vb.net barcode scan event K = while K<> Q AND K<> q Print Random(1000) Waitkey K K = char(K) wend in Software

Printing Quick Response Code in Software K = while K<> Q AND K<> q Print Random(1000) Waitkey K K = char(K) wend

K = while K<> Q AND K<> q Print Random(1000) Waitkey K K = char(K) wend
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repeat Print Random(1000) Waitkey K K = char(K) until K= Q OR K= q
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Notice the condition for the while-wend loop and the repeat-until loop. They are exactly opposite. As a matter of fact, in Boolean algebra (the mathematics of logic) we know that:
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Not(X ) AND Not(Y ) = Not(X OR Y )
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This might be confusing but in English the while condition in the above example is the equivalent to keep looping while the user has not pressed the q button and not pressed the Q button. For the repeat loop the meaning is keep looping until the user presses q or Q . The method used for creating a loop depends on the logic of the algorithm you are using. You have seen, above, various methods, but there are many ways you can create a loop. It all depends on the logic you are trying to achieve. Refer to Secs. B.6 and C.6 for ow-control structures and Sec. B.7.5 for logical operators. 4.1.6 FUNCTIONS There are two ways to obtain a value in RobotBASIC, commands and functions. Commands tell the system to perform some action and given a variable name, the command will assign the variable a value depending on the action of the command (as you have seen in the WaitKey command above). Functions perform an action too, but after performing the action they act like a variable, taking on the value generated by the action. As you have seen in the discussion above the function Ascii( A ) returns the value 65 and you can use this number as if you have typed 65 in the statement. You can say
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y = Ascii( A )+3
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this will cause the number 68 to be stored in y just as if you typed
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y = 65+3.
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In RobotBASIC there are functions to obtain the length of a string, to convert a number to a string, to get the sine of an angle, and more. There are math functions, string functions, functions relating to the robot, and so on. Read Sec. B.7.7 for details about functions and Sec. C.8 for a list of functions. Some functions will be used in this chapter and many more throughout the book.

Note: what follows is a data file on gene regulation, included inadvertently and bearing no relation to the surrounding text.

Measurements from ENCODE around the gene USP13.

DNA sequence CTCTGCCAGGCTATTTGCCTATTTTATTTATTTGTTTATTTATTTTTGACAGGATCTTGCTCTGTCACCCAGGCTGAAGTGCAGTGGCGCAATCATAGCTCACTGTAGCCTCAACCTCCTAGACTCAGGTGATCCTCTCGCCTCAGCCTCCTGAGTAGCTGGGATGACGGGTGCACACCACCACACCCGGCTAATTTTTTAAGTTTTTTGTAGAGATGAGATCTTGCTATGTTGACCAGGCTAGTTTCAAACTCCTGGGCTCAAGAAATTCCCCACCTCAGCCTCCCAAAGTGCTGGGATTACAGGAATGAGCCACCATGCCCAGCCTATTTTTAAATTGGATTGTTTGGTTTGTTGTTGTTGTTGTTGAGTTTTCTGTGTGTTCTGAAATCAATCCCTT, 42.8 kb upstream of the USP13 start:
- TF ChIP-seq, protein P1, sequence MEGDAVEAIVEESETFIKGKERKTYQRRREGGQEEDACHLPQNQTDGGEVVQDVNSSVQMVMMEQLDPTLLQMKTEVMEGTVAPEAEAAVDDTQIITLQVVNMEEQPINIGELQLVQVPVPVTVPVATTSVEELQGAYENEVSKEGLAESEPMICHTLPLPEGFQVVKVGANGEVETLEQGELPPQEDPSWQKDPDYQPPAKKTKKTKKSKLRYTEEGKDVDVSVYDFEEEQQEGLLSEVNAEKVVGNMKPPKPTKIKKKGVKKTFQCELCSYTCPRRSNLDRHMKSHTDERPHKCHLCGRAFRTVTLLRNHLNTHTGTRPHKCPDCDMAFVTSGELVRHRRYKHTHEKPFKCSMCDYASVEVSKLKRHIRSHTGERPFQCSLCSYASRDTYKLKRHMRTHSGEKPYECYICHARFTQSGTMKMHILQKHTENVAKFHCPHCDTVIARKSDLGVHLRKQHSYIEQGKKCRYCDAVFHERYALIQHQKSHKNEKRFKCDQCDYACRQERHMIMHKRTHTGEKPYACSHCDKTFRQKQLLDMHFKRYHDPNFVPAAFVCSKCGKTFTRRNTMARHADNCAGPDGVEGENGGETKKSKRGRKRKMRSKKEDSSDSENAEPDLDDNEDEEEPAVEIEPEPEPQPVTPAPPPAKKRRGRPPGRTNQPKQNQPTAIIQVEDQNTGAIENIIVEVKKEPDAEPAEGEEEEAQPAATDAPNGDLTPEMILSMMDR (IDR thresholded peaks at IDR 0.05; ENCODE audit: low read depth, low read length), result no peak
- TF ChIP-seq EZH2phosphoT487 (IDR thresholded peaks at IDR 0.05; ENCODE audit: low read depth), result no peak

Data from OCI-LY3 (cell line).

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4.2 Simple Remote Control
The rst two styles discussed in the beginning of the chapter will be implemented below. The advantage of the rst style is that you can easily control the robot accurately, but it is slow. The advantage of the second style is that the robot will move quickly and you do not have to keep the button pressed, but it is hard to control the robot with accuracy. 4.2.1 FIRST STYLE OF REMOTE CONTROL In this style the user will press
f or F to go forward l or L to turn left
b or B to go backward r or R to turn right
REMOTE CONTROL ALGORITHMS
The robot will move as required as long as the key is pressed. If the key is released the robot will stop moving. The robot will use data from its sensors and not go forward or backward if there are obstacles blocking the direction of travel even if you try to make it do so. In order to display the robot s current position and heading we will use the GPS and compass instruments described in Chap. 3. See Sec. C.9 if you need more details on the rGpsX(), rGpsY(), and rCompass() functions. The algorithm is in Fig. 4.1 (don t type the line numbers; they are only there for the discussion that follows). As you have seen from the previous section the WaitKey command is ideal here. We use the XYString command to display the data. We also use the drawing commands you saw in Chap. 2 to place some obstacles in the robot s environment. The function Char() used on Line 10 converts the key code to a character so that we can compare it to the characters used to control the robot. Notice how the values returned by the functions Char() and rBumper() are stored and then used in the ifstatements. This is more ef cient than if we were to call the function in each if-statement by saying:
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